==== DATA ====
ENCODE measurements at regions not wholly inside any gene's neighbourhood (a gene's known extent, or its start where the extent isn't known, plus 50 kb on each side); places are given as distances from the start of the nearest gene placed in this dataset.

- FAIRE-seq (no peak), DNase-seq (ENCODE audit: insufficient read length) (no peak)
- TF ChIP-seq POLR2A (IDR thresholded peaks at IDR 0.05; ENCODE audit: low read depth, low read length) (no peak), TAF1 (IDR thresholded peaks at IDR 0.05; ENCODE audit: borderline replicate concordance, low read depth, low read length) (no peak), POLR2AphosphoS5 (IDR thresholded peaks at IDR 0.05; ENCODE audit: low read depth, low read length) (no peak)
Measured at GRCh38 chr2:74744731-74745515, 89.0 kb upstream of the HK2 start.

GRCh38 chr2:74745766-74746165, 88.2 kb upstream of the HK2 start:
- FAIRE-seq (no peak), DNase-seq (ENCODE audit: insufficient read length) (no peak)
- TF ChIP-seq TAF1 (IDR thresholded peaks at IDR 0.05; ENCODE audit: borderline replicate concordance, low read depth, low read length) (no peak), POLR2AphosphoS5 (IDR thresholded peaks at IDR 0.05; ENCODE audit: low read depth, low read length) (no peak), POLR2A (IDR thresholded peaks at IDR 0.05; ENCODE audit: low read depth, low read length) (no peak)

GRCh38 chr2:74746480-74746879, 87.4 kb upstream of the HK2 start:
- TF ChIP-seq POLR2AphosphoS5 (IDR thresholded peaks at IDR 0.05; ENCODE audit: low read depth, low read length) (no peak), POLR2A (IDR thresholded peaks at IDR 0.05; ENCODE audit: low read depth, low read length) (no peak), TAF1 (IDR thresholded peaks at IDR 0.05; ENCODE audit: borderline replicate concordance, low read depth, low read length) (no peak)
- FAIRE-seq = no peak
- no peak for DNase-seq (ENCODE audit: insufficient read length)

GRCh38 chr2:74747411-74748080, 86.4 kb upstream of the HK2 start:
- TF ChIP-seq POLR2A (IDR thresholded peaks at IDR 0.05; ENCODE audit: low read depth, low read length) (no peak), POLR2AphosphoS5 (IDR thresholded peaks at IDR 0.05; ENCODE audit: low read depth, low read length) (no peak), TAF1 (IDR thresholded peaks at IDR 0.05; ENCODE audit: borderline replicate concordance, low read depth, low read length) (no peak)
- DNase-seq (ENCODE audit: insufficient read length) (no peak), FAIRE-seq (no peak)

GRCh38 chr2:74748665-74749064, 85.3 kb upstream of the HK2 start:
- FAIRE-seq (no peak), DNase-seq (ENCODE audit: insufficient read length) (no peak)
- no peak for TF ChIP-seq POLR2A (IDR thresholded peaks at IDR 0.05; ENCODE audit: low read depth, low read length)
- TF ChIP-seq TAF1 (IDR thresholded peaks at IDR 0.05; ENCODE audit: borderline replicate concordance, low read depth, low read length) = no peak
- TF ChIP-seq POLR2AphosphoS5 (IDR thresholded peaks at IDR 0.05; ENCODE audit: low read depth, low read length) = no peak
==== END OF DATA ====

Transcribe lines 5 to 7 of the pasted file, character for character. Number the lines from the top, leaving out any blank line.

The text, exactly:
GRCh38 chr2:74745766-74746165, 88.2 kb upstream of the HK2 start:
- FAIRE-seq (no peak), DNase-seq (ENCODE audit: insufficient read length) (no peak)
- TF ChIP-seq TAF1 (IDR thresholded peaks at IDR 0.05; ENCODE audit: borderline replicate concordance, low read depth, low read length) (no peak), POLR2AphosphoS5 (IDR thresholded peaks at IDR 0.05; ENCODE audit: low read depth, low read length) (no peak), POLR2A (IDR thresholded peaks at IDR 0.05; ENCODE audit: low read depth, low read length) (no peak)